what is the meaing of this typedef line..

This is a discussion on what is the meaing of this typedef line.. within the C Programming forums, part of the General Programming Boards category; i understood your anonymous struct creating a data type from an anonymous name but it not the case here: Code: ...

  1. #16
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    i understood your anonymous struct
    creating a data type from an anonymous name

    but it not the case here:



    Code:
    typedef struct object{
      int data;
      struct object *left;
     struct object  *right;
    }object;
    i have a variable called "object"
    but there is no anonimus struct
    on the contrary i have the first name but not the alias second name
    ??

  2. #17
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    so the "object" in the last line unlike normal structs does not represent a variable but a variable type
    an alias to
    struct object

    in a regular struct like this:
    Code:
    struct mytype {
    	int elem1, elem2;
    	char elem3;
    } object;
    
    object.elem1 = 1;
    object.elem2 = 2;       //object represents a variable here unlike my example
    Last edited by transgalactic2; 10-26-2008 at 11:17 AM.

  3. #18
    and the Hat of Guessing tabstop's Avatar
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    Quote Originally Posted by transgalactic2 View Post
    so the "object" in the last line unlike normal structs does not represent a variable but an alias to
    struct object
    Well, that's what a typedef does. Makes the second thing an alias for the first thing.

  4. #19
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    regarding this code:
    Code:
    #include <string.h>
    #include <stdio.h>
    #include <stdlib.h>
    
    typedef struct { int x; char *y; } odradek;
    
    odradek Example (int x, char *y) {
    	odradek a_odek;
    	a_odek.x=x;
    	a_odek.y=malloc(strlen(y)+1);
    	strcpy(a_odek.y, y);
    	return a_odek;
    }
    
    
    int main() {
    	int x=10;
    	char this[]="that would be";
    	odradek example=Example(x,this);
    	printf("&#37;d: %s\n",example.x,example.y);
    	free(example.y); 
    }
    i know that variable "this" is of type orbarek
    but in order to assign values to "this" (in java i used a costructor)
    where is it in this code?
    Last edited by transgalactic2; 10-26-2008 at 11:29 AM.

  5. #20
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    this is an array of characters while a_odek is of the type odradek which is an alias of the complex type you have defined.

  6. #21
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    aahhh sorryy i thought there is "this" and constructors in C

  7. #22
    and the Hat of Guessing tabstop's Avatar
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    The variable "this" is of type char[], and it is initialized (remember initialization?) right where it is declared, one line above the line you highlighted. To change its value, you should use strcpy, just as you did in the Example function.

  8. #23
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    thanks

  9. #24
    and the hat of wrongness Salem's Avatar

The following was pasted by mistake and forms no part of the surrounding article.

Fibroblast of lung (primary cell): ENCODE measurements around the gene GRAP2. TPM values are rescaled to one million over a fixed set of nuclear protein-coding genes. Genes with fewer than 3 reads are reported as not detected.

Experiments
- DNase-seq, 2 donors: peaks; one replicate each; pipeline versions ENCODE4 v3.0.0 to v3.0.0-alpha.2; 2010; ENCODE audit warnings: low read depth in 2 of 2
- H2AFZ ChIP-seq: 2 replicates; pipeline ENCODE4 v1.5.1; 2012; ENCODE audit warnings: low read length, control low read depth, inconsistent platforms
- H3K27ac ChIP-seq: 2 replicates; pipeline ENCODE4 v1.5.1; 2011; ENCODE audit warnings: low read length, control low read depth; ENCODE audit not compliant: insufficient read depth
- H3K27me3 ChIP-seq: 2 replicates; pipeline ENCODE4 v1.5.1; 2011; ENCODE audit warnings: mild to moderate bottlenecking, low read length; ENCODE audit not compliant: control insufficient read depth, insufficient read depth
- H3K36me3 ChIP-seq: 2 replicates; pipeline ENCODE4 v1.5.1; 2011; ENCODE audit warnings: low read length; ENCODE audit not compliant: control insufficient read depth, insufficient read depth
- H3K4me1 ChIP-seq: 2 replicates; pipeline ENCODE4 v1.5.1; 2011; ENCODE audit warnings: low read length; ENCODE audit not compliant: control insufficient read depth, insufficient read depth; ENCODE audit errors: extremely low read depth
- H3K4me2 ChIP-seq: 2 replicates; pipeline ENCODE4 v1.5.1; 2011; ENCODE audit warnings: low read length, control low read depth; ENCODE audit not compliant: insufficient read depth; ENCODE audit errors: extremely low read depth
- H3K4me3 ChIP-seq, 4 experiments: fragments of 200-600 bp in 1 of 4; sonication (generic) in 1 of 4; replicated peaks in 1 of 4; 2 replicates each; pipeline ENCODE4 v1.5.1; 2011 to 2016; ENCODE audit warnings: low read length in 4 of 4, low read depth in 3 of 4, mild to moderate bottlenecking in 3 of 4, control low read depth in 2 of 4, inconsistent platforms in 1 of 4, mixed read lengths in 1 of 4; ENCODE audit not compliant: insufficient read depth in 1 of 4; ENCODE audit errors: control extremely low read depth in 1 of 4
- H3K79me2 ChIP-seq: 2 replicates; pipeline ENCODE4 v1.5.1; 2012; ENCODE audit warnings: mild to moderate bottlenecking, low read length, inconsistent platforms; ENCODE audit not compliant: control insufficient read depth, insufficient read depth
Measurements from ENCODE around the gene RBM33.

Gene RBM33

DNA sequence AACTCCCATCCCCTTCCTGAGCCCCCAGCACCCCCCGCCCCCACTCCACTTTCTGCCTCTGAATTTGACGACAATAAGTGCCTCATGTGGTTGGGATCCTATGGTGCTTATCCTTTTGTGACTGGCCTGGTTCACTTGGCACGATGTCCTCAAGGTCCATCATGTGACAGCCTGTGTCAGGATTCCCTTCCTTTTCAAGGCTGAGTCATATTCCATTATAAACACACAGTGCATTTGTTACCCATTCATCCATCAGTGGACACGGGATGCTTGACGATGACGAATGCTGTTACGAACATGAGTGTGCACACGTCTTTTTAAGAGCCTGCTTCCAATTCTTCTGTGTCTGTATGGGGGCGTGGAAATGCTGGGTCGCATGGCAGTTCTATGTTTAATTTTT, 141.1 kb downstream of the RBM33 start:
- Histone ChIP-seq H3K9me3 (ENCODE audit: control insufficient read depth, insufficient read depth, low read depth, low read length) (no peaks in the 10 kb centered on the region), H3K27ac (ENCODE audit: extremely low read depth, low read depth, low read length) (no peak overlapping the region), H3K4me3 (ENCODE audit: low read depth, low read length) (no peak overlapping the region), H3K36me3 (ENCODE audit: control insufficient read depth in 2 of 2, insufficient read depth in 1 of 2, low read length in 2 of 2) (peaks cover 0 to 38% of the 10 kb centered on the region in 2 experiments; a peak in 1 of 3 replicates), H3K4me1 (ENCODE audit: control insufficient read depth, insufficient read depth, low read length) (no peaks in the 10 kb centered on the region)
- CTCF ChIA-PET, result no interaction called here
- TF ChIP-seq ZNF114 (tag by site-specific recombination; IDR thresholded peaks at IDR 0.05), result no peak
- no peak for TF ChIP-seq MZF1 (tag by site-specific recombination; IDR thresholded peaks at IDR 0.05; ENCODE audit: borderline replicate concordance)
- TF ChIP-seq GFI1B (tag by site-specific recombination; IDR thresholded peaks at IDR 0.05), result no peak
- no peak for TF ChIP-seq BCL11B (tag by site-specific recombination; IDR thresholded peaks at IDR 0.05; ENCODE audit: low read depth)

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    > i have a variable called "object"
    You have two things, and neither of them are objects.

    Code:
    typedef struct object{
      int data;
      struct object *left;
     struct object  *right;
    }object;
    The names in red are the structure tag name, which serves to identify the struct by name. You NEED a tag name if you're creating a self-referencing structure like you're doing here.
    Much of the time, the tag name is omitted if the struct is embedded in a typedef declaration (such as this).

    The blue name is the name of the typedef name for the struct.
    It's a completely different name to the red one.

    BOTH can be used to create objects, like so.
    Code:
    object foo;
    struct object bar;
    If you dance barefoot on the broken glass of undefined behaviour, you've got to expect the occasional cut.
    If at first you don't succeed, try writing your phone number on the exam paper.
    I support http://www.ukip.org/ as the first necessary step to a free Europe.

  10. #25
    C++まいる!Cをこわせ! Elysia's Avatar
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    Quote Originally Posted by transgalactic2 View Post
    i understood your anonymous struct
    creating a data type from an anonymous name

    but it not the case here:



    Code:
    typedef struct object{
      int data;
      struct object *left;
     struct object  *right;
    }object;
    i have a variable called "object"
    but there is no anonimus struct
    on the contrary i have the first name but not the alias second name
    ??
    You seem to misunderstand.
    The "object" part at the end is part of the typedef, and does not create an instance of the struct.
    The actual definition or declaration of the struct is ignored, so the above code would ultimately look like:
    Code:
    typedef struct object object;
    (Note that I just cut out the contents of the struct type.)
    If, on the other hand, we don't put typedef before the struct, so it becomes:
    Code:
    struct object{
      int data;
      struct object *left;
     struct object  *right;
    }object;
    Then it does indeed create an instance of the struct called object.
    Quote Originally Posted by Adak View Post
    io.h certainly IS included in some modern compilers. It is no longer part of the standard for C, but it is nevertheless, included in the very latest Pelles C versions.
    Quote Originally Posted by Salem View Post
    You mean it's included as a crutch to help ancient programmers limp along without them having to relearn too much.

    Outside of your DOS world, your header file is meaningless.

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